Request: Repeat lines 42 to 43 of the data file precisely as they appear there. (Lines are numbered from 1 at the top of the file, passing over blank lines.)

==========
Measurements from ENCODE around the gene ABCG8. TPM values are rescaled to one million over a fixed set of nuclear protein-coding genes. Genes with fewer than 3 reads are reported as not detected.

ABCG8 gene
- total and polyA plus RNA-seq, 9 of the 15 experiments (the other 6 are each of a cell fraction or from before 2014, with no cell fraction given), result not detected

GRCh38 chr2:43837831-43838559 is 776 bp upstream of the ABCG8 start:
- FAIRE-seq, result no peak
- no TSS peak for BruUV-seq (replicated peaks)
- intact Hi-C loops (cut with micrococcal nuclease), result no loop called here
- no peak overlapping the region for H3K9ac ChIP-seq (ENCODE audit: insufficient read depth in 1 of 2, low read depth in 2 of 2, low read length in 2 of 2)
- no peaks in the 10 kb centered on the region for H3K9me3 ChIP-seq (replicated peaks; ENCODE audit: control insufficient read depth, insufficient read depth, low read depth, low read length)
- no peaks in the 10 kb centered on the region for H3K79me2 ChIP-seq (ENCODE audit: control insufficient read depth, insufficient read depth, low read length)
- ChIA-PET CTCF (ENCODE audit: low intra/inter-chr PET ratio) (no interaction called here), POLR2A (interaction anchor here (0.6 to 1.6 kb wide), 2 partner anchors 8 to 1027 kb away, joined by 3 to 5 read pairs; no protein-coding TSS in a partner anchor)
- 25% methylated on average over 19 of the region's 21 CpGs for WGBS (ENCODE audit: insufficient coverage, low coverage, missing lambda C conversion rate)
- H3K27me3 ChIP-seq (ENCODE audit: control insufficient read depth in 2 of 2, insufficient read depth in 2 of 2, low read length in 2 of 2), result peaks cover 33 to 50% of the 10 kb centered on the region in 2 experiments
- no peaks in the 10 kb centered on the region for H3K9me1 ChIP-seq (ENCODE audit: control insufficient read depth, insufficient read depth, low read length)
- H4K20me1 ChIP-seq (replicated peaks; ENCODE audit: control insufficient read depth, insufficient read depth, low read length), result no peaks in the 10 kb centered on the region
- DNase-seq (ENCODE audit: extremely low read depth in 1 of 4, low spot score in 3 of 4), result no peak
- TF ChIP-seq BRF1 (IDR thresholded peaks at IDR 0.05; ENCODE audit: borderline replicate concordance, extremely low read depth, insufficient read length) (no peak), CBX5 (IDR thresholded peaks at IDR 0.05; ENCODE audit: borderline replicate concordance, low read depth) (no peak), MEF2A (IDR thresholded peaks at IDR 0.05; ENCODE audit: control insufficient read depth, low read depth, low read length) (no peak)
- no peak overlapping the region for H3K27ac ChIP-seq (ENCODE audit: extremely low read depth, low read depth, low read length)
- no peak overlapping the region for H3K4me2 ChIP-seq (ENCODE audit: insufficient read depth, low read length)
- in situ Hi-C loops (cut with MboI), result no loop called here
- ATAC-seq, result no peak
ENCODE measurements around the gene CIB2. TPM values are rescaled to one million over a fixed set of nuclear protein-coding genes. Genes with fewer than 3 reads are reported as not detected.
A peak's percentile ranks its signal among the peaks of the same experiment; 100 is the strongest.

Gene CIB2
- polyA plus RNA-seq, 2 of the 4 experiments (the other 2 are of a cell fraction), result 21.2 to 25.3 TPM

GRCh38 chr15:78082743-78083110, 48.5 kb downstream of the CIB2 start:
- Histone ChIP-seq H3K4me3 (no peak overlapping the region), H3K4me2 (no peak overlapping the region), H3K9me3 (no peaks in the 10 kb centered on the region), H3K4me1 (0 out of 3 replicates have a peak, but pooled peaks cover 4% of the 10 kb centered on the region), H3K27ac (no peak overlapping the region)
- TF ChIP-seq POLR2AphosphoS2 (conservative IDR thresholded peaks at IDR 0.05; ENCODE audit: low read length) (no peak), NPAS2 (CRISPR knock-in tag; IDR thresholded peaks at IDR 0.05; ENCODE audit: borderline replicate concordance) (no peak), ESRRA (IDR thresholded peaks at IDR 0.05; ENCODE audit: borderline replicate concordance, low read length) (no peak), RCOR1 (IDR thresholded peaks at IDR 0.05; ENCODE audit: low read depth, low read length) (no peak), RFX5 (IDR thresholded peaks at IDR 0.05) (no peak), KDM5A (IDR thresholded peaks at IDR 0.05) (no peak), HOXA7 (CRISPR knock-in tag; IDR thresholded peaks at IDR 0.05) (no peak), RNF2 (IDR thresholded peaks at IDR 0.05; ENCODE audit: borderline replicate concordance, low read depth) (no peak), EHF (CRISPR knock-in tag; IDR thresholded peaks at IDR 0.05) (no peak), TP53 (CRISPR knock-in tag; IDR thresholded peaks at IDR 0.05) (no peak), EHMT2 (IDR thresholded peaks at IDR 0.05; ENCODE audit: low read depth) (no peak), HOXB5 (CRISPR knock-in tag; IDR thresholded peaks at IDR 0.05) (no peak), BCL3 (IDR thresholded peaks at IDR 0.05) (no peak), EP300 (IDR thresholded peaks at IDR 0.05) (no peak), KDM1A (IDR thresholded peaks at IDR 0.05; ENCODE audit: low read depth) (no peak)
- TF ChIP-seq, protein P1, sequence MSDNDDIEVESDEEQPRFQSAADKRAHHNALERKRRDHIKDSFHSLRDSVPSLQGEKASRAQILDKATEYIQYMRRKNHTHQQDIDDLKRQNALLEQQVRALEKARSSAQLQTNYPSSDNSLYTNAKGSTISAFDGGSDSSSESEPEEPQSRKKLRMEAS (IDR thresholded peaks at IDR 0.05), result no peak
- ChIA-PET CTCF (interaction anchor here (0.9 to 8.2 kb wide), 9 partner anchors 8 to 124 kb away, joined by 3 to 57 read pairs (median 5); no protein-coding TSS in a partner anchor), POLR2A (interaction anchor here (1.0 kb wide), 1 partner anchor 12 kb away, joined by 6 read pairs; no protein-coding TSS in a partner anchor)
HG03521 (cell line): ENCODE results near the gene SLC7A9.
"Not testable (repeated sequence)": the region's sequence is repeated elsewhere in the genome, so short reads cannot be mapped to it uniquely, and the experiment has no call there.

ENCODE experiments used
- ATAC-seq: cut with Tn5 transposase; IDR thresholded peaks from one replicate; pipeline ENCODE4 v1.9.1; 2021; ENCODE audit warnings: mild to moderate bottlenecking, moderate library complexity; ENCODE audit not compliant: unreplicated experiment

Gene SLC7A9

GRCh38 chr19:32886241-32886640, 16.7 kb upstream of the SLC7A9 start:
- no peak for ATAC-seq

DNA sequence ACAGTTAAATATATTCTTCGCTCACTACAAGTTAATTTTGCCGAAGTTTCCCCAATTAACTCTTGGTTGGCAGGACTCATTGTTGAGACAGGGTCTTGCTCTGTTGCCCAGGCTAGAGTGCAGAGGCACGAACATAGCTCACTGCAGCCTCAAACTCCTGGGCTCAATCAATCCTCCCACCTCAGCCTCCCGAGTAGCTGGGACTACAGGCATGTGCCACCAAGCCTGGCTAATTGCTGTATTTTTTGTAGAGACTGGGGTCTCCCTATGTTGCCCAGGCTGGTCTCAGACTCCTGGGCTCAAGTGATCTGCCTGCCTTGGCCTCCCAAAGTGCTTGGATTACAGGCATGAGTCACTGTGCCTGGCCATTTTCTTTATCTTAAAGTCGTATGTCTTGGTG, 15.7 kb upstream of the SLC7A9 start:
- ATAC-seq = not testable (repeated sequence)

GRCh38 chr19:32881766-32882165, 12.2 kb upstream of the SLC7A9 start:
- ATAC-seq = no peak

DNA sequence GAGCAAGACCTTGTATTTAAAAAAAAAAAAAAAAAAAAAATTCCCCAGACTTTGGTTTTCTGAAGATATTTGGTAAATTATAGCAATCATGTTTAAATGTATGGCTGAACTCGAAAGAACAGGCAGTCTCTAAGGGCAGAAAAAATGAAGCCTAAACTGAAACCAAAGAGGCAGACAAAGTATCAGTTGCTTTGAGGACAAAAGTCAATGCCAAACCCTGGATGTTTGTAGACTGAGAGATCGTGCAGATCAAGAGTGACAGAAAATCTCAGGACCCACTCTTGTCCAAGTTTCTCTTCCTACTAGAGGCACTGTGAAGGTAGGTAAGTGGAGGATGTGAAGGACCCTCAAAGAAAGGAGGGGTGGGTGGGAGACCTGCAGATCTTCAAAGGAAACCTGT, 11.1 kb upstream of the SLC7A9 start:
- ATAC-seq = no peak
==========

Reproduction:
DNA sequence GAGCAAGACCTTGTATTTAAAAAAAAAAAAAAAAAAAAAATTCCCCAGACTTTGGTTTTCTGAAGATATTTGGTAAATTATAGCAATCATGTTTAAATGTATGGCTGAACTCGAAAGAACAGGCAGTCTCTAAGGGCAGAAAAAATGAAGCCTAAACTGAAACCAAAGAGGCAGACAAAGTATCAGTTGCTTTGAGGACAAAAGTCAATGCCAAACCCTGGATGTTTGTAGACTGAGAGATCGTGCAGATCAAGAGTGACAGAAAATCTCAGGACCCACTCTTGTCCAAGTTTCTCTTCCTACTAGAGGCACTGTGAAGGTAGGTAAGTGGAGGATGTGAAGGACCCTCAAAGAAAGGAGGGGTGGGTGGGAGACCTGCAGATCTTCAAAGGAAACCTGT, 11.1 kb upstream of the SLC7A9 start:
- ATAC-seq = no peak